To read the SPD click HERE. The document is further broken-down in three annexes. These are:

Annex 1: An assessment of the landscape sensitivity to on-shore wind energy and large-scale photovoltaic development in Cornwall

  • Appendix 1: Landscape Sensitivity and Strategy Matrices for each Landscape Character Are

Annex 2: Cumulative Impact Assessment Guidance for Cornwall – Wind Turbines

Annex 3: Cumulative Impact Assessment Guidance for Cornwall – Solar Farms

If you feel inclined to comment, both positively and negatively, you should email to renewableenergy@cornwall.gov.uk or posted to Dan Nicholls, Principal Development Officer, Planning Delivery Team, Cornwall Council, Circuit House, St Clement Street, Truro TR1 1EB, with the document you are responding to clearly identified within your correspondence. Any queries should be directed to renewableenergy@cornwall.gov.uk or 01872 224555.

The consultation will be open until Friday 27 March 2015. The Council welcomes your comments. Please ensure you get your comments to the relevant email or postal address by 5pm on Friday 27 March.

On Saturday, The Mayors of Porthleven and Helston, with a ensemble of Councillors from each town, met in a ceremony to ‘handover’ a portrait of Guy Gibson VC that has for many a year rested in the Mayor of Helston’s parlor. Why did Helston have a portrait of Gibson? This goes back to a time when Porthleven and Helston had one administrative body and then in the early 1980’s, Porthleven ceded from Helston and formed its own administrative body – Porthleven Town council.

However in a local version of the Entente Cordiale, The Mayor of Helston in conversation with the Mayor of Porthleven felt this portrait should rest in Porthleven as Gibson was after all  is a ‘Son of Porthleven.’ The ceremony was a great affair, with Porthleven Town Council breaking out its best (and matching) china in welcoming Helston Town Council.

The Mayor of Helston gave a speech on the history of the painting and how the original (which was also gifted) was vandalised when a group of sailors broke into the Mayor’s parlor back in the 1990’s. The original portrait hung in the former West Cornwall School until its closure in 1967, and then thereafter rested in the mayor’s parlor. The replacement portrait will now have pride of place in the council chamber of Porthleven Town Council.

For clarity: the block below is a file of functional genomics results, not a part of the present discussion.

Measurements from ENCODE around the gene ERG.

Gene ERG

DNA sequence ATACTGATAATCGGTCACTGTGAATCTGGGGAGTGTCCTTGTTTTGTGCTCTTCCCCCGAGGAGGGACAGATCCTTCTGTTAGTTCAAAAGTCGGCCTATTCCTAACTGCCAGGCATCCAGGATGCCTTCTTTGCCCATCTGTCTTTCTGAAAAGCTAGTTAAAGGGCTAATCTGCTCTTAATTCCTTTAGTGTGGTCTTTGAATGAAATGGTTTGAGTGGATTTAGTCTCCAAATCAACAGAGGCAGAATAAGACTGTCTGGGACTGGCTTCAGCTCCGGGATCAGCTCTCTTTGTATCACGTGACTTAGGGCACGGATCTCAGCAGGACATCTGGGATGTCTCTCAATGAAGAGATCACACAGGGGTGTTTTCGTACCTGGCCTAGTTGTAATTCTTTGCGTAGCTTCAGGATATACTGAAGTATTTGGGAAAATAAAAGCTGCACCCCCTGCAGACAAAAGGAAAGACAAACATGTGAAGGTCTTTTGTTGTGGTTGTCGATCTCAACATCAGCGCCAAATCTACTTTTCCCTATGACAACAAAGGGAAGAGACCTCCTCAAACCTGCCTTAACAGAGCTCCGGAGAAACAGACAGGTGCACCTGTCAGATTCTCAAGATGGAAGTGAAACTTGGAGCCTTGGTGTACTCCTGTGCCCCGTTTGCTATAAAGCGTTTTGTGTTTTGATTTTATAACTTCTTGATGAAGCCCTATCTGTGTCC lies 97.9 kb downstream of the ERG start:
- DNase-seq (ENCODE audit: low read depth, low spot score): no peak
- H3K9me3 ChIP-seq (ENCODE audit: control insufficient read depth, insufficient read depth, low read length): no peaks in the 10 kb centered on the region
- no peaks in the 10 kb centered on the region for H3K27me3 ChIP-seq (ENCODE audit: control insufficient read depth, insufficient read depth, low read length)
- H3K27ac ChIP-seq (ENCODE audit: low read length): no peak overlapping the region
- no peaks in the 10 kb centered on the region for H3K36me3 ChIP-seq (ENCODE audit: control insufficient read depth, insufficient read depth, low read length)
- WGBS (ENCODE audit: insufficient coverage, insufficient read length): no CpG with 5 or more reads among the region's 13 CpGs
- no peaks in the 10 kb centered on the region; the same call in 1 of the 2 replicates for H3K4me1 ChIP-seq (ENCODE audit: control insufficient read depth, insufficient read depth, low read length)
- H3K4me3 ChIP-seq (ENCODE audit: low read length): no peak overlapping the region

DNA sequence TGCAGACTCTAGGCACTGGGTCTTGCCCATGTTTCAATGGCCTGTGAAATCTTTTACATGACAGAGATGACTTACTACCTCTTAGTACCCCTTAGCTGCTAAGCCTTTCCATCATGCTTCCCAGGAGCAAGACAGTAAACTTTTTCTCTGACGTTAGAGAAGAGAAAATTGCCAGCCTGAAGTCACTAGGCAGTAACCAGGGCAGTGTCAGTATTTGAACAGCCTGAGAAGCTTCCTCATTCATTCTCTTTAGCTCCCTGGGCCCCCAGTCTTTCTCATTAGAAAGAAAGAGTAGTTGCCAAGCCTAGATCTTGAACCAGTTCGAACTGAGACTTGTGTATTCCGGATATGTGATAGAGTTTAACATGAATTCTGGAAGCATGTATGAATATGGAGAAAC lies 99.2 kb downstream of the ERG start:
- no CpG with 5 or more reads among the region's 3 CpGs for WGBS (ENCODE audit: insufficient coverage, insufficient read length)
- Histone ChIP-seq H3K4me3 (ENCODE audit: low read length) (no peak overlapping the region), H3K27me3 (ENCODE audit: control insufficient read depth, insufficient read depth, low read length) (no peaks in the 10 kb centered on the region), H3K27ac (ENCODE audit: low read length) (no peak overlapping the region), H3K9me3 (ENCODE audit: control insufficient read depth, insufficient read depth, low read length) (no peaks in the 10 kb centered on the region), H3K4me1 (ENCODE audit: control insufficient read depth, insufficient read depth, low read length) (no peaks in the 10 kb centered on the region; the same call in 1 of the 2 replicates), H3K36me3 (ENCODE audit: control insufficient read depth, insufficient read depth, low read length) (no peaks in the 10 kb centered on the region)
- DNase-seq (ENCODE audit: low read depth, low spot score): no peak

The handover...

The handover…


Should Cornwall Council be given the opportunity to take on more responsibility which are currently administered in London? The Council thinks so, and has compiled a document called the Case for Cornwall to allow the Council to engage with the Government and start a conversation on devolution.

In the Case for Cornwall document, it sets the scene and how the Council would like to discuss the certain options. Of course all this depends on if the Government is listening and is really serious about devolution.  The report to the Council is HERE; the Case for Cornwall document HERE; and the options are HERE.

For those who are thinking why there is no mention of an Assembly is because this document sets the scene and is a building block, rather than the ‘hey, we want it all and our own self-governing body.’ There is no merit of going in ‘All Choughs Blazing’  and getting the document dismissed quickly and thrown in the bin, the Case for Cornwall explains in a measured way what Cornwall could do. Does the document cover everything? No, but it is a damn good starting point.

Of course, the Council is a democratic body, and if the Council voted to have the proposals for an Assembly included, it could. However, after a passionate amendment from Mebyon Kernow (MK) who called for the idea of an Assembly being included in the document, a vote was taken with 14 people supporting the MK amendment. There were two other amendments from the Tory’s and Labour. These were both lost, with 22 people supporting the Tory amendment and (I counted) eight supporting the Labour amendment.  Finally a vote was taken on the Case for Cornwall and the vast majority of the Council supported the proposals.